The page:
It has been a long time since I’ve been in touch with my inner Goth but yesterday I visited Highgate Cemetery on a cold and rainy summer afternoon. The rain and shadows, sadness and decay, angels and tears would have made for a very happy Mandy in the mid-1990s, that is for sure.
Highgate Cemetery is split into the West and East cemetery and it lies on either side of Swain Lane in Highgate. You can only enter the West cemetery as part of a guided tour which costs £7 but you can guide yourself around the East cemetery for £3. I went with Greg and Mela from Pincushion Treats and we decided to visit the East cemetery on this occasion.
Highgate is a place of contrasts. There are great mausoleums close to the entrance, so dark and foreboding that you feel almost obliged to divert your eyes away from them. Perhaps that assists in warding off evil spirits? There are some interesting and modern gravestones but on the whole, Highgate cemetery feels quite ancient, full of symbolism of death and the afterlife. There are crosses of al shapes and sizes, of course, but there are also weeping angels, clasped hands and strange Masonic symbols.
Perhaps most significant is that the cemetery is overrun with ivy and situated beneath towering oak trees. Oak trees signify strength, honour and longevity while ivy signifies immortality, rebirth and regeneration.
Of course, many cemeteries opt for likenesses of ivy carved into tombstones because as Mela explained to me, Highgate Cemetery is struggling to keep the ivy under control!
It seems at times that our grief is muted in the modern era. I always wonder at the depth of emotion that inspired previous generations to erect great statues and monuments to the dead. The world ceased to spin at that times as communities came together to support the living. That certainly doesn’t happen now.
I am so grateful that Greg pointed out the gravestone of Douglas Adams to me as I did not know that his ashes had been buried here. Adams wrote The Hitchhikers Guide to the Galaxy (a trilogy in five parts) and the Dirk Gently series and if I have to explain to you why there is a towel there, then I’m really not even going to try. I find it bizarre that he has such a plain gravestone but interestingly enough, I found it almost impossible to take a creative photo of it.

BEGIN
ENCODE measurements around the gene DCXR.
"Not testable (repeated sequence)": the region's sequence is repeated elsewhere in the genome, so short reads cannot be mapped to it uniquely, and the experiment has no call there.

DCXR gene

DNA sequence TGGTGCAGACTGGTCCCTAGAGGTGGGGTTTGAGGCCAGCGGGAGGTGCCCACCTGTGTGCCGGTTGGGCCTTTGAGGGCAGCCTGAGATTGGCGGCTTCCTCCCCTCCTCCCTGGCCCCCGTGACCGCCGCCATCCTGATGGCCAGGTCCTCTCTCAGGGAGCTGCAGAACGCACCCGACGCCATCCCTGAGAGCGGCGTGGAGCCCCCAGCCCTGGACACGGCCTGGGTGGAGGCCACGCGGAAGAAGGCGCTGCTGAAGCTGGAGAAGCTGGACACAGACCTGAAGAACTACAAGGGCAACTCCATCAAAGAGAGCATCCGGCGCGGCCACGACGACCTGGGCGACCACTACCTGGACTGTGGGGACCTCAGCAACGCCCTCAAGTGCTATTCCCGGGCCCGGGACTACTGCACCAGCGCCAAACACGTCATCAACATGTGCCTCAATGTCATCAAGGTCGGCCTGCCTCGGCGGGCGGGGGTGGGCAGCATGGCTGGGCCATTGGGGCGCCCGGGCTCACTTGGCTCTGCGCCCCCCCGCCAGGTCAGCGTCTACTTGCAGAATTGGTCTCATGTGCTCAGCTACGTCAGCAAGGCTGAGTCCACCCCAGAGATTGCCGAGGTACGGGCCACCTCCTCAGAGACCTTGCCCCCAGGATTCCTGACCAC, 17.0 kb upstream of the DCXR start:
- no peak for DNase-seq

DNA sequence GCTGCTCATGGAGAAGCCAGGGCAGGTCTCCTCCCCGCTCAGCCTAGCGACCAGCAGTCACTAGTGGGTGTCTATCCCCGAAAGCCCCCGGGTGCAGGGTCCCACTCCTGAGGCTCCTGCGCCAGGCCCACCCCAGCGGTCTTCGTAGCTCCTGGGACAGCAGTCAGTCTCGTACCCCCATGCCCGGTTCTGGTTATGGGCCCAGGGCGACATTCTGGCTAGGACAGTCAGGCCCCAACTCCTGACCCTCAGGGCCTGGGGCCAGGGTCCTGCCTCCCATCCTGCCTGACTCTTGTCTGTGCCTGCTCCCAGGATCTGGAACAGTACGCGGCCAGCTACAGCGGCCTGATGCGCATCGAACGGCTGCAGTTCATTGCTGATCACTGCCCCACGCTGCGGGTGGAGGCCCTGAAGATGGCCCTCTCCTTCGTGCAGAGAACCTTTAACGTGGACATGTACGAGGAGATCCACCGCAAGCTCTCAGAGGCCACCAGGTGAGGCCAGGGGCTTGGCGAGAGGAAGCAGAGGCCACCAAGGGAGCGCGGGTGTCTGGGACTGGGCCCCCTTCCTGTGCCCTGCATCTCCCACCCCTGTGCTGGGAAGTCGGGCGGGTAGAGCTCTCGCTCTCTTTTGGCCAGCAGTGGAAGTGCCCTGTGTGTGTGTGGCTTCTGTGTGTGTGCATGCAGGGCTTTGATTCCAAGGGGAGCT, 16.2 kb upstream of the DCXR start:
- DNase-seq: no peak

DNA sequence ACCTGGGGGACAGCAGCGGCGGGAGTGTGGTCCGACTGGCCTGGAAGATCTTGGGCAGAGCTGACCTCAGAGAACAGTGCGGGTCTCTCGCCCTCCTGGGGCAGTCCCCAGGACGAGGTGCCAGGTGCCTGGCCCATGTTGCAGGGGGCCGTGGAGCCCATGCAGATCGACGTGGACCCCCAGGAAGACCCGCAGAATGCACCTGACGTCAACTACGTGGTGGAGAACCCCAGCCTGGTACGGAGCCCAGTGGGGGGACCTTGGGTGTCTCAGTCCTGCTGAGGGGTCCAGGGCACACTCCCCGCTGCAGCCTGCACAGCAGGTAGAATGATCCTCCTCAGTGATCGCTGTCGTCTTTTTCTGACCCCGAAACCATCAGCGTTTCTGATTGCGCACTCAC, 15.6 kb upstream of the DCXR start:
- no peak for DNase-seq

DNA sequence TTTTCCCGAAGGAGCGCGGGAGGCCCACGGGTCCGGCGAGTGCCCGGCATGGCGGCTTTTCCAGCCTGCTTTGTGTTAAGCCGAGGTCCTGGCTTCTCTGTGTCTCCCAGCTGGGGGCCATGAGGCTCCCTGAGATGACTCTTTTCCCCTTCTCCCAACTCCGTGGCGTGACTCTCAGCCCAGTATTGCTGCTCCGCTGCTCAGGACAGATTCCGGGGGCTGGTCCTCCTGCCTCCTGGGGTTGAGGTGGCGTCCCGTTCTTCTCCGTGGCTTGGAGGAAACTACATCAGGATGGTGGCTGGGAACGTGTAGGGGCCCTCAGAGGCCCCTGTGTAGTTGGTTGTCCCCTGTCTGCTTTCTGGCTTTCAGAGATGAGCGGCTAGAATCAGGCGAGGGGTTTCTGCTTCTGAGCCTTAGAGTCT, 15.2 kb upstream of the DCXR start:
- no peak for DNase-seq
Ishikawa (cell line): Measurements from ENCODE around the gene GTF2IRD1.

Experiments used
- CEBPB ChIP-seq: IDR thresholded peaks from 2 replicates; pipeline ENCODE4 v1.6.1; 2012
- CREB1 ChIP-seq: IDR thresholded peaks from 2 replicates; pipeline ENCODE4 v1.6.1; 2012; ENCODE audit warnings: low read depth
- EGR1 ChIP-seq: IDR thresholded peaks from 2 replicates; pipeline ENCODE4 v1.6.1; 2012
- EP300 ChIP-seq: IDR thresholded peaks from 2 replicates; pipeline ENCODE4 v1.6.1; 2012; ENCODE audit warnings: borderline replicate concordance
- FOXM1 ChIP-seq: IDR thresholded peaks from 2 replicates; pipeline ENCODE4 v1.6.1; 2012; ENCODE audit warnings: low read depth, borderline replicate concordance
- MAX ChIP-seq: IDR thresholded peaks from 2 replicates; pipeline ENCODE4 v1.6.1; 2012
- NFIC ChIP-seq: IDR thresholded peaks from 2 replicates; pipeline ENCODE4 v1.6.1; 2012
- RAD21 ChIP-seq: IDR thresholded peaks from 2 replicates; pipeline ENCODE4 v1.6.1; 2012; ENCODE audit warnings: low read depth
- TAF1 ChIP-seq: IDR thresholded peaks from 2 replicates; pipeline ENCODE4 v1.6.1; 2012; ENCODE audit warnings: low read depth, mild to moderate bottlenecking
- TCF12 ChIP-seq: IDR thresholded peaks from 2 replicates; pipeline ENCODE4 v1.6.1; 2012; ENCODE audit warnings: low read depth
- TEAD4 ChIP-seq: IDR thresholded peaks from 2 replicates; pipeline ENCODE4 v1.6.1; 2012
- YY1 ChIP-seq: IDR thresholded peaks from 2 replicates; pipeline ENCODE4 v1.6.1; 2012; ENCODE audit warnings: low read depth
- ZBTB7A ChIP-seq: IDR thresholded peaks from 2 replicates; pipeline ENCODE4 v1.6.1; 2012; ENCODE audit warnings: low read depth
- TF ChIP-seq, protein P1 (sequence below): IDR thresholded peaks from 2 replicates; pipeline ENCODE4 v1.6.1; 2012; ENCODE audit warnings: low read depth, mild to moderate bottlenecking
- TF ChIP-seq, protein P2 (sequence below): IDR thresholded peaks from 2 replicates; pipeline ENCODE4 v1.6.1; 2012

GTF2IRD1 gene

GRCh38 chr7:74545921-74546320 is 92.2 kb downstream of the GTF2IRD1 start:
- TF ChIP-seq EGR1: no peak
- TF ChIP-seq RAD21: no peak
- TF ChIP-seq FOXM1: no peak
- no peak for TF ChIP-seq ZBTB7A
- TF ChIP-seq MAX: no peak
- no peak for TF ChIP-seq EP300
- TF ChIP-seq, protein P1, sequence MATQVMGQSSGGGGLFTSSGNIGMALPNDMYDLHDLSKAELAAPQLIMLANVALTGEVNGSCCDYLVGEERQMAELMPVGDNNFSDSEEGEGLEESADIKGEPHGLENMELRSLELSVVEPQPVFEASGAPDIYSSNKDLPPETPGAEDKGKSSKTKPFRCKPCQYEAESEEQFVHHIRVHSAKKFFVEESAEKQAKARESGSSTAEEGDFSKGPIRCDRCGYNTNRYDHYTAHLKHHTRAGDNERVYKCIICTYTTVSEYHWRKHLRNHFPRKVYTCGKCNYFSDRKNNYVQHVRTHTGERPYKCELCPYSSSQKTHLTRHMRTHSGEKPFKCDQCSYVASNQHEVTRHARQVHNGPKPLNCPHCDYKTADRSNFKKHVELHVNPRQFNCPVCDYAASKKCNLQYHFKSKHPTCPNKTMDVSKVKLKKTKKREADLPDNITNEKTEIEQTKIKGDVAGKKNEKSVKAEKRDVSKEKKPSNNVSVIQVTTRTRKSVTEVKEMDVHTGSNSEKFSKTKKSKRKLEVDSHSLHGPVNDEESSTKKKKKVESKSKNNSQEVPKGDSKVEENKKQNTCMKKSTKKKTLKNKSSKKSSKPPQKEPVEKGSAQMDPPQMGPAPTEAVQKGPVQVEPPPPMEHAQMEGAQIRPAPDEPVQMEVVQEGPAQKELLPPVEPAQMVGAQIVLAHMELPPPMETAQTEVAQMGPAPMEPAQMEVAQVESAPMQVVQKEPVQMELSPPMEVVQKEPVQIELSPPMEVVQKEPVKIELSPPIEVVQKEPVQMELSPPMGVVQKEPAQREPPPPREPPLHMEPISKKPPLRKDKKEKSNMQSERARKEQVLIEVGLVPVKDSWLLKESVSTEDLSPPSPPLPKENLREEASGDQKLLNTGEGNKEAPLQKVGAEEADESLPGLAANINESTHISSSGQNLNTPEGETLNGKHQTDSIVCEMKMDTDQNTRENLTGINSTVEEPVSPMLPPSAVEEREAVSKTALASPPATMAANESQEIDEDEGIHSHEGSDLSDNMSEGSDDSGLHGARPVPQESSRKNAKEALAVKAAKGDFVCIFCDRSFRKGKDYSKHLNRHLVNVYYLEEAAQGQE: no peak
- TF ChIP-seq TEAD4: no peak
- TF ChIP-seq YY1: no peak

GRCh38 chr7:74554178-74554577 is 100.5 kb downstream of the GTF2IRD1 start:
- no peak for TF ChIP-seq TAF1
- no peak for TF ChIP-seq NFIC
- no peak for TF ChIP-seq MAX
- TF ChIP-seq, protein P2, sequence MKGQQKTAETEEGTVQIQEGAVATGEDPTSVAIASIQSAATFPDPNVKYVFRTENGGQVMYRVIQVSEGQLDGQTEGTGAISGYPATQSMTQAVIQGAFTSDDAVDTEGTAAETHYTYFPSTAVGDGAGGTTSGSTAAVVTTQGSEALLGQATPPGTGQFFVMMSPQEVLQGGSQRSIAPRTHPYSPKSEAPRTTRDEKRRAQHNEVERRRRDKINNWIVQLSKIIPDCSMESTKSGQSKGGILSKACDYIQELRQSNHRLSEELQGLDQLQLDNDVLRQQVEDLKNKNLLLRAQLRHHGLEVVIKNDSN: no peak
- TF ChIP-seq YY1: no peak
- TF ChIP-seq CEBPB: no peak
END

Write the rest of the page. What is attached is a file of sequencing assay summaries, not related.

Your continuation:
It seems strange that three London residents would go out on a summer’s day with only one umbrella between them but that is exactly what the three of us did! My umbrella has been mortally wounded by the winds of Windermere and finally gasped its last breaths on Friday evening. It still doesn’t explain why I didn’t immediately replace it but it does explain how the three of us found ourselves huddled under an umbrella for 15 minutes during a massive cloudburst. Just as we were beginning to abandon all hope, the rain cleared up and we continued through a very wet and quiet cemetery.
We soon found our way to the grave of Karl Marx. I read Das Kapital at university (it was a pretty revolutionary time in South African history with the fall of Apartheid and all) but I have to say, I do not think he would have liked his ostentatious tombstone. He must be turning in his grave!
We soon found our way back to the entrance and were quite proud at having braved the rain and cold. I’d definitely like to visit again and attempt some more creative photography where I’m not shivering or drenched! In any event, I’d like to go on the tour of the West cemetery. Perhaps the best part of the experience was relaxing with hot chocolate, chai tea and biscotti in Cafe Nero afterwards!